Check out next week’s issue of Arts & Lifestyles in Times Beacon Record Newspapers for a book review of “Whaling on Long Island.”

The garden bench dedicated in memory of Ellen Michelmore. Photo by Heidi Sutton

By Heidi Sutton

Friends and family gathered at the garden at Theatre Three in Port Jefferson to dedicate a bench in memory of the late Ellen Michelmore on July 24. Michelmore, who served as the theater’s resident musical director for more than 25 years, passed away this May at the age of 63 after a five-year courageous battle with leiomyosarcoma, a cancer that infects muscle tissue. “Ellen loved this theater,” said her husband Jeff Lange. “She was the bravest soul I ever knew,” he added.

Ellen Michelmore and her husband Jeff Lange File photo
Ellen Michelmore and her husband Jeff Lange. File photo

A gold plate on the bench is inscribed with the lyrics from Joni Mitchell’s “Woodstock”:

Try ‘n’ to get my soul free

We are stardust We are golden

And we got to get ourselves

Back to the garden.

Reached by phone Monday afternoon, Theatre Three’s Artistic Director Jeffrey Sanzel said the lyrics were chosen because “those were the opening lyrics to our ‘Summer ‘69: Return to Woodstock’ that Ellen sang in the very first production. It’s where it all started — it has so many levels in its meanings.”

Jean Sorbera, who had been Theatre Three’s resident choreographer for many years, purchased the bench and donated it. It now sits alongside memorials for two other members of the Theatre Three family gone too soon, Brent Erlanson and Bonnie Vidal.

During the ceremony, Michelle LaPorte and Gerry Saulter performed a moving rendition of “Progressions para Pauline,” a flute and guitar piece by Argentinian composer Luiz José Merlin, in Ellen’s honor.

A reception followed at the theater’s Second Stage. Sanzel gave a toast to Michelmore with her favorite wine, Prosecco, saying, “There are no words,” as he choked back tears. Scanning the packed room, it was incredible to see how many lives Michelmore had touched over the years.

For actors Hans Paul Hendrickson, Steven Uihlein, Sarah E. Bush and TracyLynn Conner, memories of Ellen were practically identical — how she made them feel welcome when they first arrived and helped them perfect their craft. Conner said she and Ellen formed a close personal relationship and would get together often to sing. Conner wore a pair of Ellen’s shoes to the dedication.

“I absolutely adored Ellen and miss her very, very much. She was like family to me,” said actor Steve Ayle. “We worked together at Theatre Three for the last 25 years, most recently playing opposite each other in the [2015] One Act Play Festival’s ‘Quack.’ Ellen was warm and kind beyond compare, her talent immeasurable, and her big, bright eyes reflected her remarkably positive and enduring spirit, even in the face of her illness. She will live on forever in my heart and soul.”

Douglas Quattrock, who has been at the theater full time since 2002 but has been acting there since the mid-80s, was clearly moved by the dedication. “Besides being one of the most caring and genuine people you could ever meet, Ellen was also an inspiration,” said a tearful Quattrock. “Even though I have never had any formal training in composing music, Ellen always encouraged me to do it. ‘Just play what’s in your heart’ is what she would say. I was honored to work on so many shows with her.”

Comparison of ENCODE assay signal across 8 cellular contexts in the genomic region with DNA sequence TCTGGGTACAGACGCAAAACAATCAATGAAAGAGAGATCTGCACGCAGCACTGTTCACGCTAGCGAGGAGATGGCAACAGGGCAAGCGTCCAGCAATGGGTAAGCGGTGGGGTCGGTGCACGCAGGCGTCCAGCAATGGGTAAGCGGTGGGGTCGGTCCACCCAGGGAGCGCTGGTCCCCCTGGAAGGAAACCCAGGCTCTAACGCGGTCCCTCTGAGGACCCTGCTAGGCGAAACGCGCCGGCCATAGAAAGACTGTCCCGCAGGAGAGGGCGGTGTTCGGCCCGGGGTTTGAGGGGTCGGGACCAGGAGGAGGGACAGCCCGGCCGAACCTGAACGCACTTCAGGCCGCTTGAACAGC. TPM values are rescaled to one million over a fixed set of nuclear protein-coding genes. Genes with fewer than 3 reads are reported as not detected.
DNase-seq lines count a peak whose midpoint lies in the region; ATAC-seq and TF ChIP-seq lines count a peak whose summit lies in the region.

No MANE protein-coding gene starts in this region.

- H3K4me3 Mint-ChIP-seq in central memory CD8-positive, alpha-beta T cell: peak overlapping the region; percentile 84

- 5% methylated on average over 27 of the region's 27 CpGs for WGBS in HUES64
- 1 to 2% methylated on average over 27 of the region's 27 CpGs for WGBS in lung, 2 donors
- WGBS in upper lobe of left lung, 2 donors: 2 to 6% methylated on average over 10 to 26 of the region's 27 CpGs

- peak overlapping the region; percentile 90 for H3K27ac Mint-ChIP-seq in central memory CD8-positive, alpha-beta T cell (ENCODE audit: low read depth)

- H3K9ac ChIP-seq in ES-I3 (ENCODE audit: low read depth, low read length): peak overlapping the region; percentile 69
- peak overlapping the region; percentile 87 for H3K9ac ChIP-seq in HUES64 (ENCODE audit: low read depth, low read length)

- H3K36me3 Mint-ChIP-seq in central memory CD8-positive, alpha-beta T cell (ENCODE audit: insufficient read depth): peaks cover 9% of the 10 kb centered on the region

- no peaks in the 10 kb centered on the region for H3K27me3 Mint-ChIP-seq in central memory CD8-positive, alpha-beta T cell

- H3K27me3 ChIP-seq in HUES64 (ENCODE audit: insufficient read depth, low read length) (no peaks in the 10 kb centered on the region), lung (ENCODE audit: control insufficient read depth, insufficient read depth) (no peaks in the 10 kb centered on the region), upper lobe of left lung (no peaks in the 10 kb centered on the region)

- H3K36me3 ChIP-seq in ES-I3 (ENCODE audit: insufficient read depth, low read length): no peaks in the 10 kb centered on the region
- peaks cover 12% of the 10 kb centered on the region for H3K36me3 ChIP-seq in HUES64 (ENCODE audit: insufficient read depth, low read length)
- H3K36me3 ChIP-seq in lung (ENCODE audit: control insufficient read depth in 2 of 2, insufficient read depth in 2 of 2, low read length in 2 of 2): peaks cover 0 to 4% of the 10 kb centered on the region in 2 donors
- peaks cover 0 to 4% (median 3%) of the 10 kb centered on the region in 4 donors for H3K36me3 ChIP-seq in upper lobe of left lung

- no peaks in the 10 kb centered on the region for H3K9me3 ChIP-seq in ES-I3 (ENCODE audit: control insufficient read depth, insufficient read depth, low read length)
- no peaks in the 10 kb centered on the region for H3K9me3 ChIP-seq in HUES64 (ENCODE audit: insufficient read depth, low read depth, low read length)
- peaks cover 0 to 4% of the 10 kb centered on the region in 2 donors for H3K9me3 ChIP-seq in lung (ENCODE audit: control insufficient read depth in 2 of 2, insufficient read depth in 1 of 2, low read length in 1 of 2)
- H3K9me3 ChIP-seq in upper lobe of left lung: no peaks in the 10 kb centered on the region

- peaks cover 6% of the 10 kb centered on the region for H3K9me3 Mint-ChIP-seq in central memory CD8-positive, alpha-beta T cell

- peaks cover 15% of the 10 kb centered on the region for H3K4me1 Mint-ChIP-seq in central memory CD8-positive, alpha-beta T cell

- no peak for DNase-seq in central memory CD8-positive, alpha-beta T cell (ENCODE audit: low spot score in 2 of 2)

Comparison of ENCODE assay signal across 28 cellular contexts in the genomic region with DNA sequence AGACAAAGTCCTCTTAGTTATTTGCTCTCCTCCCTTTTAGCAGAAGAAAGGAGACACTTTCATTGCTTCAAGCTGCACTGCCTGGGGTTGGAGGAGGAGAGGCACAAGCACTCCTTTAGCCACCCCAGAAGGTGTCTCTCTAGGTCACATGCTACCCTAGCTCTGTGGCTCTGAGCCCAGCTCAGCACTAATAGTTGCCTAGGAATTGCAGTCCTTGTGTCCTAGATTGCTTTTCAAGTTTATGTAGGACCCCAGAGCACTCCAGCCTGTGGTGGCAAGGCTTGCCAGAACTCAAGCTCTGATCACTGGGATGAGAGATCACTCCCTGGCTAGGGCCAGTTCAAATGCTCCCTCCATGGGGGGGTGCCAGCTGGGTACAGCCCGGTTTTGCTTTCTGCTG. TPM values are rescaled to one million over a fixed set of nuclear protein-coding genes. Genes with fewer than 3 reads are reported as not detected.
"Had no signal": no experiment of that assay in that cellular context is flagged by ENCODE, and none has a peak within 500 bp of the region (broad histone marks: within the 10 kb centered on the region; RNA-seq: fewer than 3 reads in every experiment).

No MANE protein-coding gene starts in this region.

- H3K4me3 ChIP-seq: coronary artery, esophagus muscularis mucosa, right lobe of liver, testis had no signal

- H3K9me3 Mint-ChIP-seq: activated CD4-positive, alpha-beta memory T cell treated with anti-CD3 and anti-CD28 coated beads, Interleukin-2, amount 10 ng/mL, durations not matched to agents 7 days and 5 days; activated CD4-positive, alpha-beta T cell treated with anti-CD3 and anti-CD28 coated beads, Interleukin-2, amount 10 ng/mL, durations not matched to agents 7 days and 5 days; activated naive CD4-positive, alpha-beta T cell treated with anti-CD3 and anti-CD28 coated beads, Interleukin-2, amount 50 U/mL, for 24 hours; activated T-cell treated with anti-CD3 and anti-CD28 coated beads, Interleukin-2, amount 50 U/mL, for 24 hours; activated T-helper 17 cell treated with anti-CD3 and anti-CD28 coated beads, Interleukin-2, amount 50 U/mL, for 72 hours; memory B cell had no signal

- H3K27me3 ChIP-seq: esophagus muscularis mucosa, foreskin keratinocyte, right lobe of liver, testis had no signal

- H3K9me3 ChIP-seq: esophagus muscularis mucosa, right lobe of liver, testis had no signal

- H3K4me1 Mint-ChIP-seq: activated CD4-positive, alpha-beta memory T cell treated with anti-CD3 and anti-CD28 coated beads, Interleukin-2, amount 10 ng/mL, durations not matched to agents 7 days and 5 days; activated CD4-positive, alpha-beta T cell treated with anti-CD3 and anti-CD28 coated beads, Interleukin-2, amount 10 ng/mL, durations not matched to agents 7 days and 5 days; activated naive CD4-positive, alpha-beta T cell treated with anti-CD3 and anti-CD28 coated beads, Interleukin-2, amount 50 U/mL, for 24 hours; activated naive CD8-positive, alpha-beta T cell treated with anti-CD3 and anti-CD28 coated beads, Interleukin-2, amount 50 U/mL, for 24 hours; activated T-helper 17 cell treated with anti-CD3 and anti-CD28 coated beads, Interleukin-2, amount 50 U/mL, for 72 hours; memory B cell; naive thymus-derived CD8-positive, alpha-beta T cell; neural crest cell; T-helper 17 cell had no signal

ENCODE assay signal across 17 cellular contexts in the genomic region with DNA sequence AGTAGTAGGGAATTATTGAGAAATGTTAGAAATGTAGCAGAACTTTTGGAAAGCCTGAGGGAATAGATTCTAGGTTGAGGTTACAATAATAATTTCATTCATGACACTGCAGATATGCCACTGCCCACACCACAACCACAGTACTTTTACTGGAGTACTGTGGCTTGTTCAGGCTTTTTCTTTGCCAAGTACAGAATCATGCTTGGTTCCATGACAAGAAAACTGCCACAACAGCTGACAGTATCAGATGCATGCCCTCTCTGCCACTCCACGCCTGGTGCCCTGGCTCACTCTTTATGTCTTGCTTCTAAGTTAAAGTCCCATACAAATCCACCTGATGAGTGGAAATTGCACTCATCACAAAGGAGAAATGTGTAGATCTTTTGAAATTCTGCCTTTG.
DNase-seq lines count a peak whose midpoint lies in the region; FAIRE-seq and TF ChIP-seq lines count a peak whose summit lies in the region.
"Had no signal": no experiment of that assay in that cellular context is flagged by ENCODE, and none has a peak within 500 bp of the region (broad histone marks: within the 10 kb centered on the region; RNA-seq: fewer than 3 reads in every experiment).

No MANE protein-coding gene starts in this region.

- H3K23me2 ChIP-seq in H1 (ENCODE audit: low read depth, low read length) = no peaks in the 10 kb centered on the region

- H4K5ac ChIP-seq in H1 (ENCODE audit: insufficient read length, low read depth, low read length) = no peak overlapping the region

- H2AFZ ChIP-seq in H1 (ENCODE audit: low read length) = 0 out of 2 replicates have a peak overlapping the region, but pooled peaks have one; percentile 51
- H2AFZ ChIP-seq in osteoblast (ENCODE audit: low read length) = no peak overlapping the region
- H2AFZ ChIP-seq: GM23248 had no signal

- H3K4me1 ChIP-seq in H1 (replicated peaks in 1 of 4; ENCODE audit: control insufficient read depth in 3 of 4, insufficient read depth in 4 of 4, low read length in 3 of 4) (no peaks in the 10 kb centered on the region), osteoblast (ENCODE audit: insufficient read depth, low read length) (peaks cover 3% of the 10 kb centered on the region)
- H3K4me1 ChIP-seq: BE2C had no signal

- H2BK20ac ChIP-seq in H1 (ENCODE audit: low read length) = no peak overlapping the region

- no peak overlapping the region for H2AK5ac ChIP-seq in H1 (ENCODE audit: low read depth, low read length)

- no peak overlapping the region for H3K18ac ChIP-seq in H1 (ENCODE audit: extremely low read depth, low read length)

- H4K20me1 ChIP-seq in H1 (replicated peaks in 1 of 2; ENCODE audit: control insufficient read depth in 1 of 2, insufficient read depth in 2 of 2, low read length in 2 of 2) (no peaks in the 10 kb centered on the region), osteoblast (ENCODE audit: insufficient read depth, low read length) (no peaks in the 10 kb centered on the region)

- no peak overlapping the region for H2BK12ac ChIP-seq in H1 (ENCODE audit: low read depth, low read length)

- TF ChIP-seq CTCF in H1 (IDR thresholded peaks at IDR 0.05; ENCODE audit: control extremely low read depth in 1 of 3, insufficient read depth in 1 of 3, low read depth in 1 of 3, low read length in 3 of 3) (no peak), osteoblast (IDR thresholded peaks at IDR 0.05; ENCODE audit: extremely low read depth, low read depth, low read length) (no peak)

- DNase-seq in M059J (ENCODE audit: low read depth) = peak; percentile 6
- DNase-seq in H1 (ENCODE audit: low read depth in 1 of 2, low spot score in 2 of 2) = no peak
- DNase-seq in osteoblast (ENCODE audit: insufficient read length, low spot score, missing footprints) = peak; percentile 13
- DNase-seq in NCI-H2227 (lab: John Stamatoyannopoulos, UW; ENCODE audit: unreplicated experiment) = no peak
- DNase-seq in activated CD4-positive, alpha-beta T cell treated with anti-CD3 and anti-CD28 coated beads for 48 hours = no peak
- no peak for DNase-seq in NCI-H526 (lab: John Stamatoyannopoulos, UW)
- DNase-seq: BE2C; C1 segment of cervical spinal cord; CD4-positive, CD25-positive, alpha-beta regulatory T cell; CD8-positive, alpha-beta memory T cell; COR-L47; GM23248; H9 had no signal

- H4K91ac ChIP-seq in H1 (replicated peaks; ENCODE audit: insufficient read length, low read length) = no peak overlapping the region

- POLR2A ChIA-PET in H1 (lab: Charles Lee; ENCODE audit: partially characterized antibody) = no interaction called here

Michelmore was such an integral part of the Theatre Three family that she was honored with a musical tribute “Ellen Michelmore: Notes From The Heart,” in 2014. The evening featured singers, actors and musicians who had been blessed to work with her. “Jeff [Sanzel] asked me to write a song for Ellen [for the tribute],” continued Quattrock. “The opening lyric that immediately came to my mind was ‘You’re The Music, You’re The Song.’ To me, that was Ellen … She was the music.”

Actor and musician Kevin Story also reflected on his time with Michelmore, saying, “Ellen was a unique light. From the moment I set foot inside Theatre Three over ten years ago, she was encouraging and supportive, a great mentor, colleague and friend. There are really no words, as Jeff said.”

Sanzel said that Theatre Three’s Aug. 19 and 20 performances of “Woodstockmania: Woodstock in Concert,” a musical created by Michelmore, will be dedicated to her memory. A portion of the proceeds will go to the Memorial Sloan Kettering Cancer Center. In addition, Sanzel said a plaque bearing the inscription, “Ellen Michelmore: The Spirit of Music Ever Present” will be placed in the orchestra pit and “a portrait of Michelmore will be commissioned for the lobby.”

Kevin Story surely spoke for all who attended the ceremony that day, saying, “We’ve all been touched by Ellen in an amazing way, and we can only hope her light will continue to shine through us somehow. She will be missed.”

Gene Casey & the Lone Sharks. Photo by John Broven

Gene Casey and the Lone Sharks performed for hundreds of concertgoers at the Port Jefferson/Northern Brookhaven Arts Council’s Sunset Concert at the Harborfront Park last Wednesday. The group entertained the crowd with tunes from Johnny Cash, Chuck Berry, Jerry Lee Lewis, as well as their original music including “Who’s Sharing the Moon” and “It Should Rain” and received a standing ovation at the end of the night. Photo by John Broven

Tom Manuel, back row in black jacket, and the Jazz Loft Big Band performed at the Ward Melville Heritage Organization’s Sunday Summer Concerts on the Green on July 24. As the sun set over Stony Brook Harbor, the band played many jazz favorites including “Woodchopper’s Ball,” “Satin Doll,” “Jackson County Jubilee” and closed out the night with “One Mint Julep.” Corinne Schaller, a Long Island’s Got Talent finalist opened the show.  Photo by Heidi Sutton